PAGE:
Making prostate biopsies more accurate

    An mpMRI scan may still be useful, even if you do need to have a biopsy. This is because the doctor may be able to use the scans to decide which areas of the prostate to take samples from. This is known as a targeted biopsy.

    If you haven’t had an mpMRI scan, the doctor will usually use a thin needle to take 10 to 12 small pieces of tissue from different areas of the prostate. But if you’ve had an mpMRI scan, they may just put the biopsy needle into the areas of the prostate that look unusual on the scan. This means they’re more likely to find the cancer, if there is any. It also means they may be able to use fewer needles and take fewer pieces of tissue from the prostate.

    Some doctors might decide to do both a targeted biopsy and the usual 10 to 12 sample biopsy. Your doctor will discuss this with you.

    Other possible benefits

    Another possible advantage of having an mpMRI scan before a biopsy is that, if the biopsy finds cancer, you probably won’t need another MRI scan to find out if your cancer has spread. Your doctor can probably look at your previous scan results to find this out. This means you and your doctor can start discussing suitable treatment options as soon as you get your biopsy results.

    Doing an MRI scan before your biopsy, rather than after, means the images are clearer and your doctor will have a better idea about whether or not your cancer has spread. This is because biopsies cause bleeding and swelling in the prostate that can make the MRI less clear. If you haven’t already had an MRI scan, you’ll usually have to wait four to six weeks after your biopsy before having one. Some men feel anxious waiting for a scan to find out if their cancer has spread.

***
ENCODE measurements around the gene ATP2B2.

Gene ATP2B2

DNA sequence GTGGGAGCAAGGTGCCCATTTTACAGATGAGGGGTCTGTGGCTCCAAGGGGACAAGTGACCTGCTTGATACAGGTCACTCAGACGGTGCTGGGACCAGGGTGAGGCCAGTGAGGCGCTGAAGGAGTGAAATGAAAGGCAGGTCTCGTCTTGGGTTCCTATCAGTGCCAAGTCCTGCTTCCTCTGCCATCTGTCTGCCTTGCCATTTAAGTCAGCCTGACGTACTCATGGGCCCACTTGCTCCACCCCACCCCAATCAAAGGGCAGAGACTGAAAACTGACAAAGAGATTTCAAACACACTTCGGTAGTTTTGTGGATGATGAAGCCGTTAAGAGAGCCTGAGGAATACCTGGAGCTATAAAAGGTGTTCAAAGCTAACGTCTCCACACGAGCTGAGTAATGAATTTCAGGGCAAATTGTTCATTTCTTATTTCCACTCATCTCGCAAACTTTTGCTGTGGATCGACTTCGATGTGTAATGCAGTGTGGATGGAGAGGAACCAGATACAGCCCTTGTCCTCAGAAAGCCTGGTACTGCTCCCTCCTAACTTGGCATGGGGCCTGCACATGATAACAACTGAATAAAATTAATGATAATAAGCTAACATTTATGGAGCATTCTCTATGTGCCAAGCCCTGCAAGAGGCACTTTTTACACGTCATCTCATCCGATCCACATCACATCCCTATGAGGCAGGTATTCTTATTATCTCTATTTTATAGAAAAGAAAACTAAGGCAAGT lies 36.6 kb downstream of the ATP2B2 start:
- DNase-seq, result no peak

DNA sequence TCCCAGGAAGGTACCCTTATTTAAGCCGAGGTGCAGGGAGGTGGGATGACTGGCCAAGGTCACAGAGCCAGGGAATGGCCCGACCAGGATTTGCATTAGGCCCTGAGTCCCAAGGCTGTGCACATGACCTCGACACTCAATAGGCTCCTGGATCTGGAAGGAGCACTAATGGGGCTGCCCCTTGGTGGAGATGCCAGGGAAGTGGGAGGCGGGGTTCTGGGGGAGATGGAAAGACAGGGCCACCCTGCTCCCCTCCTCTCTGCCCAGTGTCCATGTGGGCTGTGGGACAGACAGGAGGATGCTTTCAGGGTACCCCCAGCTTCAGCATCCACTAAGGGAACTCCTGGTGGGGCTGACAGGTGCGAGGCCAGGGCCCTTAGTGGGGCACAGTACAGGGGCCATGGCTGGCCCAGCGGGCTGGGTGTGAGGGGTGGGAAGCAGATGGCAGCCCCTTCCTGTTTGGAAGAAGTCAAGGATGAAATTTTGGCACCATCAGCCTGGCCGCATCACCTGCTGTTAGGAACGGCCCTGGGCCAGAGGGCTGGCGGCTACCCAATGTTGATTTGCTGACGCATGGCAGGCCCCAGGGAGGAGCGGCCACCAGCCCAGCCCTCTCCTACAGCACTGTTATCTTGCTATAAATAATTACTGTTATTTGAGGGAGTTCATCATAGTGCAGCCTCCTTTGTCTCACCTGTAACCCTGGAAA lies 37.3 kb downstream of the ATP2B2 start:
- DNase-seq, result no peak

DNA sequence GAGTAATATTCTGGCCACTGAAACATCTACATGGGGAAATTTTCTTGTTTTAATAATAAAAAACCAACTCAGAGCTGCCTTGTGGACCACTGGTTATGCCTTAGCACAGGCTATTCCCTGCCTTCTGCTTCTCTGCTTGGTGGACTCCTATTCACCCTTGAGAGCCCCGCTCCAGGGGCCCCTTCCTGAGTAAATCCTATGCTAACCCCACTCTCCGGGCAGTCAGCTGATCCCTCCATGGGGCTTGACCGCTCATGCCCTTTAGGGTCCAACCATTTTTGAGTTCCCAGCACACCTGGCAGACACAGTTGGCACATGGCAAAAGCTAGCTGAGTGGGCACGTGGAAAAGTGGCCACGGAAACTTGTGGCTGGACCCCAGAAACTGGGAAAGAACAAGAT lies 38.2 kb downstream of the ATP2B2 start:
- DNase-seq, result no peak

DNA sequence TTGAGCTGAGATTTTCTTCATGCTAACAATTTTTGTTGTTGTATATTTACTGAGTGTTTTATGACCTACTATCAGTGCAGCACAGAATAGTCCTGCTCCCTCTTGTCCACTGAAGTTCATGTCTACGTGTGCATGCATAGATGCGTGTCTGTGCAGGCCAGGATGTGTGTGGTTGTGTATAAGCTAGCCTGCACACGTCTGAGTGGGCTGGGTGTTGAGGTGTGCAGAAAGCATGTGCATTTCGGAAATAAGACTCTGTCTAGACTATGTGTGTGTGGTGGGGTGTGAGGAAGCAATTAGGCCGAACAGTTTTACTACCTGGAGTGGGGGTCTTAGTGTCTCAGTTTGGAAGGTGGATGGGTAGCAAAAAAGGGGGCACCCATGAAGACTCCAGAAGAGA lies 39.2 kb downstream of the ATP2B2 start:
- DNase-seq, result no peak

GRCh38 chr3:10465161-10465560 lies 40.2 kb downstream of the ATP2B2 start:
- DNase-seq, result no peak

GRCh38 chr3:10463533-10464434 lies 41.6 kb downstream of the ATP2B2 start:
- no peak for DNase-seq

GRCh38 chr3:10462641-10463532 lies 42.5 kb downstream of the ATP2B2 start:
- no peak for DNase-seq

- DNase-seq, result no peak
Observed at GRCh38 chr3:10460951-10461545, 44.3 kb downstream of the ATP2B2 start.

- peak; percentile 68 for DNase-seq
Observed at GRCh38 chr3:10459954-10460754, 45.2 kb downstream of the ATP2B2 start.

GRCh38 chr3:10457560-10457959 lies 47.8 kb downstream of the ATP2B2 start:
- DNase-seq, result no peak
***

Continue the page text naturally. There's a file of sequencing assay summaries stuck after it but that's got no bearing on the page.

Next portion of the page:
Will I have an mpMRI scan before a biopsy?

    Research showing the benefits of doing an mpMRI scan before a biopsy has only recently been published (January 2017). Some hospitals have already started doing an mpMRI scan before deciding whether to do a biopsy. But mpMRI scans before biopsy aren’t available in all hospitals. If you’re having tests for prostate cancer, ask your doctor about having an mpMRI scan. If your hospital doesn’t do mpMRI scans before biopsy, your doctor may be able to refer you to one that does.

    If none of the hospitals in your local area do mpMRI scans before biopsy, and your doctor recommends having a prostate biopsy, this can still help to find prostate cancer. Read more about having a prostate biopsy.

    Last updated: December 2016
    To be reviewed: December 2018

  • What does 'Gleason score or 'grade group' mean?  

    Your biopsy results will show how aggressive the cancer is – in other words, how likely it is to spread outside the prostate. You might hear this called your Gleason grade, Gleason score, or grade group.

    Gleason grade

    When cells are seen under the microscope, they have different patterns, depending on how quickly they’re likely to grow. The pattern is given a grade from 1 to 5 – this is called the Gleason grade. Grades 1 and 2 are not cancer, and grades 3, 4 and 5 are cancer. If you have cancer, the higher the grade, the more likely the cancer is to spread outside the prostate.

    Gleason score

    There may be more than one grade of cancer in the biopsy samples. An overall Gleason score is worked out by adding together two Gleason grades.

    The first is the most common grade in all the samples. The second is the highest grade of what’s left. Whenthese two grades are added together, the total is called the Gleason score.